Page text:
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Author: Craig Boerner

Dmochowski receives lifetime achievement award from SUFU

Mar. 10, 2016—The Society for Urodynamics and Female Urology (SUFU), the premier specialty society for female pelvic medicine and reconstructive surgery, is awarding Vanderbilt’s Roger Dmochowski, M.D., professor of Urologic Surgery, with its SUFU Lifetime Achievement Award.

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School of Medicine’s Patel receives Presidential Early Career Award

Feb. 19, 2016—Vanderbilt University Medical Center’s Sachin Patel, associate professor of Psychiatry and of Molecular Physiology and Biophysics, is one of 106 researchers named today by President Obama as a recipient of the Presidential Early Career Award for Scientists and Engineers, the highest honor bestowed by the United States government on science and engineering professionals in the early stages of their independent research careers.

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Nashville Health Care Council selects VUMC’s Chang, Patel

Feb. 18, 2016—The Nashville Health Care Council is naming Vanderbilt’s Sam Chang, M.D., MBA, professor of Urologic Surgery and Oncology, and Neal Patel, M.D., professor of Clinical Pediatrics, to its 2016 Council Fellows class, selected by the Council Fellows Advisory Committee led by former U.S. Sen. Majority Leader Bill Frist, M.D.

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Schaffner honored by Houston Academy of Medicine

Jan. 28, 2016—The Houston Academy of Medicine and Harris County Medical Society awarded William Schaffner, M.D., professor of Preventive Medicine, with the 2016 John P. McGovern Compleat Physician Award last week.

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Society of Urologic Oncology honors VUMC’s Smith

Dec. 10, 2015—The Society of Urologic Oncology (SUO) is recognizing Joseph Smith Jr., M.D., professor of Urologic Surgery, with the Huggins Medal, its highest honor, for his lifetime contributions to the progress in treatment for patients with genitourinary neoplasms, which are tumors or cancer of the reproductive organs and the urinary system.

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Schaffner honored for public health contributions

Nov. 12, 2015—William Schaffner, M.D., professor of Preventive Medicine, is this year’s recipient of the American Public Health Association’s (APHA) 2015 John Snow Award, a longstanding award given in recognition of “enduring contributions to public health through epidemiologic methods and practice.”

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Reduced-nicotine cigarettes decreased dependence and frequency of smoking: NEJM study

Sep. 30, 2015—Reduced-nicotine cigarettes were beneficial in reducing nicotine exposure and dependence, and also the number of cigarettes smoked per day, when compared with standard-nicotine cigarettes in a six-week study published in the New England Journal of Medicine.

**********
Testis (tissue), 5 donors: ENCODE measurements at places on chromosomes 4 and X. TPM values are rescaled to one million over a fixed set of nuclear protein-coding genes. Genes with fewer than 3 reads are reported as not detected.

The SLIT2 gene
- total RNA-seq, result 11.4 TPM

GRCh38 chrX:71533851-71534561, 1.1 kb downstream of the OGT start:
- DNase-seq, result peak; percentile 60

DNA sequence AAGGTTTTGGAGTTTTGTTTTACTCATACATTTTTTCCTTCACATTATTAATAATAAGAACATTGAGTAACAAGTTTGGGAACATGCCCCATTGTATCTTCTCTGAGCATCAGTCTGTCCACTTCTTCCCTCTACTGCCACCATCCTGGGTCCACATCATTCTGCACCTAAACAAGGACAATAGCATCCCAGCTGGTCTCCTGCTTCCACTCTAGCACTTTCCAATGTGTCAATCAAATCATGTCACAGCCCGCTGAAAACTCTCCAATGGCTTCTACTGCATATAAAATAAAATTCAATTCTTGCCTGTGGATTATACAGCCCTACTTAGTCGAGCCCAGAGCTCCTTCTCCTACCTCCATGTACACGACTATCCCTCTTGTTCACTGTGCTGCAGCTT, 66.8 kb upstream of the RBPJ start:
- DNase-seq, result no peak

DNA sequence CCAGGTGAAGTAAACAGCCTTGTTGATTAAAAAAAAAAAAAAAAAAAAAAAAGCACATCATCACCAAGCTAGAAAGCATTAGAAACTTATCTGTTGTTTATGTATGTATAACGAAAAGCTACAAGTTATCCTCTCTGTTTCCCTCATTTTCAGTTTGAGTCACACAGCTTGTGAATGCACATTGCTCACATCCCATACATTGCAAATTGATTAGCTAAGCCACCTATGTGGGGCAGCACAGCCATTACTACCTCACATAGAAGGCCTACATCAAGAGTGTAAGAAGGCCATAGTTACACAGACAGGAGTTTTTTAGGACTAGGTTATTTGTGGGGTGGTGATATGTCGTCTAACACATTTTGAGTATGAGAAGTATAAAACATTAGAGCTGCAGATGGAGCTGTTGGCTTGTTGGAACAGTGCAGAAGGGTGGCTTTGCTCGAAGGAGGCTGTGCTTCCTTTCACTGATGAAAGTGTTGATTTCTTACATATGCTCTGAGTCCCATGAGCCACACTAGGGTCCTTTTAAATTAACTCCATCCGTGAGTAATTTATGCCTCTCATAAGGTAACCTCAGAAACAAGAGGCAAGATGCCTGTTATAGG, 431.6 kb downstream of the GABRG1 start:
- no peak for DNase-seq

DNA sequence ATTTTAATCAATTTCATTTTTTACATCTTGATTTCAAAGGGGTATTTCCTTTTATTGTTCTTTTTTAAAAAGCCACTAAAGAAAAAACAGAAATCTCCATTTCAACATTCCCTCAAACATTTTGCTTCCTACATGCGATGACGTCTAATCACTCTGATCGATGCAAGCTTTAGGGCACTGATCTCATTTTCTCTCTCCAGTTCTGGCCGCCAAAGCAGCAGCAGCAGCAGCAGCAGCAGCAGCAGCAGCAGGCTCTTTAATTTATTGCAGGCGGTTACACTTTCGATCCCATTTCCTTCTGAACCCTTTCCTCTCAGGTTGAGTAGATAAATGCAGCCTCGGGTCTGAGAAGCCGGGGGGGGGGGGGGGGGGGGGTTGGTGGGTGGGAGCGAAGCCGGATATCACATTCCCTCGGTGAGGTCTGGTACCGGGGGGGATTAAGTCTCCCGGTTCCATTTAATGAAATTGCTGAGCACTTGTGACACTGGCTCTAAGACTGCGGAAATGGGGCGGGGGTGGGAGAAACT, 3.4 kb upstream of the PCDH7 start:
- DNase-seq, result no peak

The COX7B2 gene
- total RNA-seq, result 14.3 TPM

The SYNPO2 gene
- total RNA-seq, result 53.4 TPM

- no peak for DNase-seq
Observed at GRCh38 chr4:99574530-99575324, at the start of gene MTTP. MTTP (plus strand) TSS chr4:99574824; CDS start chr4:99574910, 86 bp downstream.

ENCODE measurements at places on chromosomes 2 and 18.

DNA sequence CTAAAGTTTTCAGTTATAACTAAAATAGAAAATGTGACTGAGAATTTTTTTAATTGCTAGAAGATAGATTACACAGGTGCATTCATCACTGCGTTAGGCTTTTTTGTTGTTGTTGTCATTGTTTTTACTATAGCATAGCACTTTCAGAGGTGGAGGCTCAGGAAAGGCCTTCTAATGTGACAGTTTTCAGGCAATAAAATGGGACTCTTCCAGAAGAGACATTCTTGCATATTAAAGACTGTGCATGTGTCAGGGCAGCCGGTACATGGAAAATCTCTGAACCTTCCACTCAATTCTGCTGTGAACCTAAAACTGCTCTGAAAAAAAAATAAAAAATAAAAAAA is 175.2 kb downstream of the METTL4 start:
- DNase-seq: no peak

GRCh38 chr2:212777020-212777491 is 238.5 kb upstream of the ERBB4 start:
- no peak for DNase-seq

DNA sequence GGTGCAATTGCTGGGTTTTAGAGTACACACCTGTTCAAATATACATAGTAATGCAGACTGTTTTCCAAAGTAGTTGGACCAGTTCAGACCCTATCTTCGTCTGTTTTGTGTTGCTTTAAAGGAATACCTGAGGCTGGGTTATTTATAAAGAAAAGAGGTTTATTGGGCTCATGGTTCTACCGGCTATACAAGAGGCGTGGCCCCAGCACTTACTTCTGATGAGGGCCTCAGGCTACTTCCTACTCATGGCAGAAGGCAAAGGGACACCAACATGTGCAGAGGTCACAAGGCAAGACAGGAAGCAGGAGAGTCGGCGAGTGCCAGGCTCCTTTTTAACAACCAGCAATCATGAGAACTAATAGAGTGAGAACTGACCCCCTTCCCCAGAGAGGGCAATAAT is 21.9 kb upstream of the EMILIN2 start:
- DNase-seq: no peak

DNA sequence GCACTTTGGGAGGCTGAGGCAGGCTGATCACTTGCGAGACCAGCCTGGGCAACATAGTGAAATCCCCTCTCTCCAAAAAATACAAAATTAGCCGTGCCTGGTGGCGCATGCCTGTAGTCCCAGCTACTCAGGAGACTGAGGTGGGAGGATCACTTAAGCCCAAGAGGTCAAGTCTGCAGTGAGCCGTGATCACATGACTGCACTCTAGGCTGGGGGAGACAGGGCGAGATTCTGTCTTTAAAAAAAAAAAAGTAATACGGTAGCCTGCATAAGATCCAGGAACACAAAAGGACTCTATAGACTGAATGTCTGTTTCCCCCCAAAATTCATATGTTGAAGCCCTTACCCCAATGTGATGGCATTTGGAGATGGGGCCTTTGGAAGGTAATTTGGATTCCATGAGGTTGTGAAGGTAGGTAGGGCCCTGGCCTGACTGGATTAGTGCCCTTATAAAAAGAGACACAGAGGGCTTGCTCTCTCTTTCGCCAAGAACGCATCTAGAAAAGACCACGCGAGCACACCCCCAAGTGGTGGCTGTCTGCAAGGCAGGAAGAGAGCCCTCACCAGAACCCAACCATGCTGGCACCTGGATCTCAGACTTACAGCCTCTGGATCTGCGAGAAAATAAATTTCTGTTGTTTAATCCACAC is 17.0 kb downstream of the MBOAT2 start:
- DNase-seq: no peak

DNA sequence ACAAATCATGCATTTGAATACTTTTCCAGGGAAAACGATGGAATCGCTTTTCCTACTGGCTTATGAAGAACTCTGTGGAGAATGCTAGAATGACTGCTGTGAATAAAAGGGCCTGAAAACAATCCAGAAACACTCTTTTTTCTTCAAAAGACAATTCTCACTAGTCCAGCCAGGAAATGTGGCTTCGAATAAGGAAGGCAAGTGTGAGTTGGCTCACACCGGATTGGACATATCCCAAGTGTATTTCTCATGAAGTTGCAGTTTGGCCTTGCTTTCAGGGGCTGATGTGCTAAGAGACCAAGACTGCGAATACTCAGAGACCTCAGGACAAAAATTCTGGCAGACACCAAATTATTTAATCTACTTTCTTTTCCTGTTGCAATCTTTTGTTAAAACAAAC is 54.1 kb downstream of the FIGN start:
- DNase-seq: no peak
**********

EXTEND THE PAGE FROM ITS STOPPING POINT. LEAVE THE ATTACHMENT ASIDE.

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Theatre program benefits children with autism: study

Sep. 30, 2015—Children with autism who participated in a 10-week, 40-hour, theatre-based program showed significant differences in social ability compared to a group of children with autism who did not participate, according to a Vanderbilt study published in the Journal of Autism and Developmental Disorders.

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VUMC pulmonary team launches study of rare lung disease

Aug. 13, 2015—Vanderbilt University Medical Center is launching a research study for a rare disease called Hermansky-Pudlak Syndrome (HPS), an inherited disorder that causes albinism, decreased visual acuity and susceptibility to bleeding due to platelet dysfunction.

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Study tracks postural orthostatic tachycardia syndrome

Aug. 6, 2015—Vanderbilt University Medical Center (VUMC) and Dysautonomia International are partnering to launch the first large international study on postural orthostatic tachycardia syndrome (POTS), which impacts an estimated 500,000 to 3 million patients in the United States and millions more around the globe.

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Study highlights pneumonia hospitalizations among U.S. adults

Jul. 15, 2015—Viruses, not bacteria, are the most commonly detected respiratory pathogens in U.S. adults hospitalized with pneumonia, according to a New England Journal of Medicine study released today and conducted by researchers at Centers for Disease Control and Prevention (CDC) and hospitals in Chicago and Nashville, including Vanderbilt University Medical Center.

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Healthy diet linked to lower death rates among low-income residents in Southeastern U.S.

Jun. 29, 2015—A low-fat diet rich in plants, whole grains and seafood, and low in red and processed meats, sweets and sugary drinks was linked with a lower risk of dying from heart disease, stroke, cancer or other diseases among a population of low-income, mostly African American individuals living in the Southeast.

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